The ostensible goal of this Naxos release is clearly stated in its subtitle: "Celebrating a century of British women's right to vote." That milestone was somewhat lost in the flood of releases marking the end of World War I, but it is ably marked here. The music dates as far back as 1937 from the pen of Rebecca Clarke, but is mostly contemporary, and it features the fine British choir Blossom Street under its director Hilary Campbell, a cappella or with accompaniment, and here all-female. Annotator Katy Hamilton divides them into three groups: those born near the turn of the last century, those born in the middle of the 20th century, and those born in the '70s and '80s. Ten of the 14 pieces here are receiving their world premieres, and the program collectively suggests a continuity of female creativity. Composer Stef Conner in O splendidissima gemma takes off from Paul Hillier's collaboration with jazz saxophonist Jan Garbarek in the '80s; here a clarinet is used in an evocation of Hildegard von Bingen. One of the few non-premieres is Roxanna Panufnik's rhythmically inventive The Sweet Spring, setting a text by Thomas Nash. Among the composers rarely heard is Imogen Holst, daughter of Gustav. The album takes its title from a work by Elizabeth Maconchy, setting an anonymous medieval text, and placed at the end. Blossom Street is involved with the texts, making them clear and often sounding gorgeous. A fine release that goes beyond its stated goal and reflects a bit on the nature of music by women.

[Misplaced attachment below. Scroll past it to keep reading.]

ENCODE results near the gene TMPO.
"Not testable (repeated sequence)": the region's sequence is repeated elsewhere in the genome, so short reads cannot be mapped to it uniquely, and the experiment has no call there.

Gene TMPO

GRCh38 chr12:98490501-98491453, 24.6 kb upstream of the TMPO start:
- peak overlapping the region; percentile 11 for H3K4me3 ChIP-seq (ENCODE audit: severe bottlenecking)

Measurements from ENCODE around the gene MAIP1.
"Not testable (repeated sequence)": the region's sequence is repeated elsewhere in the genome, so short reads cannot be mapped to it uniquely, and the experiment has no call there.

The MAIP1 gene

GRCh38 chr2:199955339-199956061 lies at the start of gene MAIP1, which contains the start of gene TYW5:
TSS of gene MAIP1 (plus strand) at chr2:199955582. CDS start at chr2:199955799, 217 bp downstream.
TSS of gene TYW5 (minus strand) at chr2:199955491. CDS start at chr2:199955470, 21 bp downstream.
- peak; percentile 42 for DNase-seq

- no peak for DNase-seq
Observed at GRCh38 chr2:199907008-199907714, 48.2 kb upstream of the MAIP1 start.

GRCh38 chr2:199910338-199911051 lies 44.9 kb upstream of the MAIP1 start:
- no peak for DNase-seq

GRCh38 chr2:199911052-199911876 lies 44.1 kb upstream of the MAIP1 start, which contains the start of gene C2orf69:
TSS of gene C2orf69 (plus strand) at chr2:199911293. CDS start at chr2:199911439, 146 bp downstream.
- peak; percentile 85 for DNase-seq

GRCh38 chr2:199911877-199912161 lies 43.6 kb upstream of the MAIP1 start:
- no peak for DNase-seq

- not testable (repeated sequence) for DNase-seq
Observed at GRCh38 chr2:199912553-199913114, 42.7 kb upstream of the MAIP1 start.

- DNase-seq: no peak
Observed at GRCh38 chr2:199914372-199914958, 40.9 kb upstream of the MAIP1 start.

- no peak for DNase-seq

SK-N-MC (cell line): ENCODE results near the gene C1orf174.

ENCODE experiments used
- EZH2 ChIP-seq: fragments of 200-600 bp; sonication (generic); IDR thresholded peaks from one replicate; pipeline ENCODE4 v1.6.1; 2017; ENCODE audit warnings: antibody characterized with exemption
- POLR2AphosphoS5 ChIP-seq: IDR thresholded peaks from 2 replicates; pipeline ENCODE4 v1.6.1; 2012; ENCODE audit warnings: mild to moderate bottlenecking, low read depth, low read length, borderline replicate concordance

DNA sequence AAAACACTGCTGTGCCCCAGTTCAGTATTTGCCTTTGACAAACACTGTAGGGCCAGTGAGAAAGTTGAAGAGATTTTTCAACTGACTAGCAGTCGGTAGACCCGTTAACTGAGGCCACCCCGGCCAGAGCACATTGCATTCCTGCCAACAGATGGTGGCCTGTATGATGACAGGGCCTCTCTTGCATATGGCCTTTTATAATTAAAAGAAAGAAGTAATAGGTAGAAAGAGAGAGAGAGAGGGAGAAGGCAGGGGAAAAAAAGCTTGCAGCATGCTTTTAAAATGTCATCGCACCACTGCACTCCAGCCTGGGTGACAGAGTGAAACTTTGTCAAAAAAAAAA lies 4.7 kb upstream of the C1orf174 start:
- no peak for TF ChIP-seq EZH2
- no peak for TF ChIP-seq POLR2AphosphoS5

AllMusic Review by James Manheim